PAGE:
DEL MAR — The talking crime dog provoked laughs as well as strange looks from people at the San Diego County Fair as he patrolled the infield area of the pavilion and quizzed kids and parents about safety issues on June 23.
McGruff the Crime Dog will be on site at the San Diego County Sheriff’s Department crime prevention booth from 11 a.m. to 6 p.m., until July 4. The toy canine stands as tall as a toddler while he’s sitting in his squad car, and doesn’t need to use the siren to make people stop and look as his jaw opens and he strikes up a conversation.
“People try to figure out who’s talking,” said Jackie Cruz, a crime prevention specialist with the County’s sheriff’s department.
She said McGruff seems to melt down people’s ages and definitely opens up conversation.
“Always hold your mom’s hand when you cross the street,” McGruff said to Sergio Griffin, 3, of San Diego. Sergio couldn’t stop laughing as McGruff’s car spun around in circles. His mother, Anna Griffin, said that seeing McGruff was her son’s favorite experience at the fair — and that they had just went on an elephant ride. The 2011 theme of the fair is “Race to the Fair,” and the sheriff’s department brought in McGruff this year and set up a kid-sized street area to stick with the theme, said Marlee Chapman, crime prevention specialist who is supervising the event.
Children who visit the booth are taken to the different sections of the miniature areas, such as the railroad track or stoplight, and are asked if they know the traffic safety rules.
“They’re supposed to identify signs if they’re old enough. They get a package of silly bands if they do,” she said. The silly bands — a stretchy, rubber like bracelet popular amongst kids — were custom made, Chapman said, and featured bands with shapes such as a skateboard, patrol car and sheriff’s star.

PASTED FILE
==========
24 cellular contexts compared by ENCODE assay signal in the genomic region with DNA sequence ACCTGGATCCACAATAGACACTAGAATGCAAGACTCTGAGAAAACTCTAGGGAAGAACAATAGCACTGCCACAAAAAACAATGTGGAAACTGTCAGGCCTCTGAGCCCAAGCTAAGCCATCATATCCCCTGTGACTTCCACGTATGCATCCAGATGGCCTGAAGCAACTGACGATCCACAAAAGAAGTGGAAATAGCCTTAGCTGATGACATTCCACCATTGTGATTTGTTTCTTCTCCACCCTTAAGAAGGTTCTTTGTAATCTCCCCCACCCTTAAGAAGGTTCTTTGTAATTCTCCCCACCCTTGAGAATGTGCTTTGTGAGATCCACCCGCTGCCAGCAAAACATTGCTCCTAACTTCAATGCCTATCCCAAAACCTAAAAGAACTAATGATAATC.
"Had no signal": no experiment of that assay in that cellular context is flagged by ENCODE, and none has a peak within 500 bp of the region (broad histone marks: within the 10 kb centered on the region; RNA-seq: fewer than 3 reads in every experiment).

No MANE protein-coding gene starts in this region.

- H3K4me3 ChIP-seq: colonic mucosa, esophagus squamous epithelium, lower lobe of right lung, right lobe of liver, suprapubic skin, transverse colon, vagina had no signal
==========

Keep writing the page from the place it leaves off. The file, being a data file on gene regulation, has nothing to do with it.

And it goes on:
Car seat safety, skateboard safety, bicycle safety and road sign information was some of the educational material on hand for parents and kids. At least two sheriff’s department volunteers work the booth area with the crime prevention specialists, Chapman said. But volunteer Dawn Wagner said although she is helping with kids, she is not helping with operating the remote controlled McGruff because its operator was doing a great job.
“She is superb on the microphone. She is excellent,” Wagner said about Carmela Lutz, a crime prevention specialist for the Vista Sheriff’s Station who was the voice and movement behind McGruff. Lutz spoke into a headset while effortlessly controlling the movement of McGruff’s head, eyes and car. She initiated conversation with both parents and kids, and asked whatever safety related question came to mind.
“Do you always wear your seat belt when you’re in a car?” McGruff asked a child who walked by with a parent. “Does mommy know that most car seats are put in incorrectly?” McGruff asked a mother who pushed a baby stroller. Lutz said she really enjoyed interacting with the people, and that the kids were well informed on the topic of safety and of calling 9-1-1.
Lutz said she believes that parents talk more to their kids about what’s on the news and the Internet. “The kids are a lot more sophisticated these days,” she said.